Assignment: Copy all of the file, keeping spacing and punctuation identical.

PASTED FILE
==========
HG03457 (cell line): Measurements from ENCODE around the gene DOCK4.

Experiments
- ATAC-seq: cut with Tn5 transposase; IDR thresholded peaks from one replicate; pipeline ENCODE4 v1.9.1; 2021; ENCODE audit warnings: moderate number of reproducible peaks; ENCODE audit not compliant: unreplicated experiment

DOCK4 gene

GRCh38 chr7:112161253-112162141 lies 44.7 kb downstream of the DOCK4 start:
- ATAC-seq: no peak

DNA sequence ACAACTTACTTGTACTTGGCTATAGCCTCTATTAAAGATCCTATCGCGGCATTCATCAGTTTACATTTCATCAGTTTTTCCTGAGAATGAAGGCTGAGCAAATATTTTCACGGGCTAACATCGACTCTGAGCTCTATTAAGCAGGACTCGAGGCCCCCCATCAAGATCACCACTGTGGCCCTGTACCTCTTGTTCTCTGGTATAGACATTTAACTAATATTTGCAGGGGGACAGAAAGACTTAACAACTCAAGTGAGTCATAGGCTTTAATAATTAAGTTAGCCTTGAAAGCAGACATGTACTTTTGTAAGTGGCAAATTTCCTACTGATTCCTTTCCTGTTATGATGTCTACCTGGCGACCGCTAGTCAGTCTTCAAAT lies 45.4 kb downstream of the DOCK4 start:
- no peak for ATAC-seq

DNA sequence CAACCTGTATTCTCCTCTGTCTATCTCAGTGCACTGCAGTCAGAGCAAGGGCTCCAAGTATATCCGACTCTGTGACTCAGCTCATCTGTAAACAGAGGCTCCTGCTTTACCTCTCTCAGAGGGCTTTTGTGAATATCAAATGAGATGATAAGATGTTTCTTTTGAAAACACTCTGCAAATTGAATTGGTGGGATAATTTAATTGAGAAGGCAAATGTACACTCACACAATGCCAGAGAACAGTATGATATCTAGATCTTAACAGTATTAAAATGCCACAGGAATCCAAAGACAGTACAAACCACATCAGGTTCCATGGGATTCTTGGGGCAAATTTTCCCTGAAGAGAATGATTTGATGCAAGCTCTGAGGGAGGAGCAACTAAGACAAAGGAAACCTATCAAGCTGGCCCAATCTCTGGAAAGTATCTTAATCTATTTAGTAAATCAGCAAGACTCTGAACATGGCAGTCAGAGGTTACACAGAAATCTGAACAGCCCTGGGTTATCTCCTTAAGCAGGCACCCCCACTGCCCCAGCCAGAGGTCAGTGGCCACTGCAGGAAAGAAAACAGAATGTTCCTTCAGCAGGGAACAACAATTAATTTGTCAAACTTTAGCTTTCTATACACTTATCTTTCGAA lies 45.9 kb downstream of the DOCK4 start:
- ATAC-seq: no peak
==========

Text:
HG03457 (cell line): Measurements from ENCODE around the gene DOCK4.

Experiments
- ATAC-seq: cut with Tn5 transposase; IDR thresholded peaks from one replicate; pipeline ENCODE4 v1.9.1; 2021; ENCODE audit warnings: moderate number of reproducible peaks; ENCODE audit not compliant: unreplicated experiment

DOCK4 gene

GRCh38 chr7:112161253-112162141 lies 44.7 kb downstream of the DOCK4 start:
- ATAC-seq: no peak

DNA sequence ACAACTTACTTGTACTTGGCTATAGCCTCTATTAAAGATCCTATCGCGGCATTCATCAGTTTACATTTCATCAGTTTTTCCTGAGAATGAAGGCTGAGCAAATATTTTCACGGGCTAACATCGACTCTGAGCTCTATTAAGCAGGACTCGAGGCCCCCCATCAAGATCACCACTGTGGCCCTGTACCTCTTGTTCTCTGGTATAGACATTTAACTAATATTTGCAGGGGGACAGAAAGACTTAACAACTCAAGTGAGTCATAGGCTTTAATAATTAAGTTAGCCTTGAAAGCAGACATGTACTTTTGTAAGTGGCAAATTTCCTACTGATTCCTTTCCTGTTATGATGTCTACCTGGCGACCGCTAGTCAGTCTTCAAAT lies 45.4 kb downstream of the DOCK4 start:
- no peak for ATAC-seq

DNA sequence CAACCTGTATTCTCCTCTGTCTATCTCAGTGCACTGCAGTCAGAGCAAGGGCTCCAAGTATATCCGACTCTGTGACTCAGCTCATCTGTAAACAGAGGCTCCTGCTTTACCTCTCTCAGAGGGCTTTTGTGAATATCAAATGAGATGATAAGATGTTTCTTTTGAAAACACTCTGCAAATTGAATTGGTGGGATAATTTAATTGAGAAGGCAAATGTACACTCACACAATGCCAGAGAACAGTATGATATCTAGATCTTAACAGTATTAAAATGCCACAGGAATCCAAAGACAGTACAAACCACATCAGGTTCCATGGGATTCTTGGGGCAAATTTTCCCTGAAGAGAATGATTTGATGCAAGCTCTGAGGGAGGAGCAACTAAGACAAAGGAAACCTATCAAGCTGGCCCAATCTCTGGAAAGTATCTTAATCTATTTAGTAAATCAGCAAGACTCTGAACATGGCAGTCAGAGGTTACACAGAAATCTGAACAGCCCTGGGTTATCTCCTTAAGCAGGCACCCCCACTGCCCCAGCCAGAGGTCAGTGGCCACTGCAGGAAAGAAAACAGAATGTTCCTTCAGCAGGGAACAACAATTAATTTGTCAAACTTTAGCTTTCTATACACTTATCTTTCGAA lies 45.9 kb downstream of the DOCK4 start:
- ATAC-seq: no peak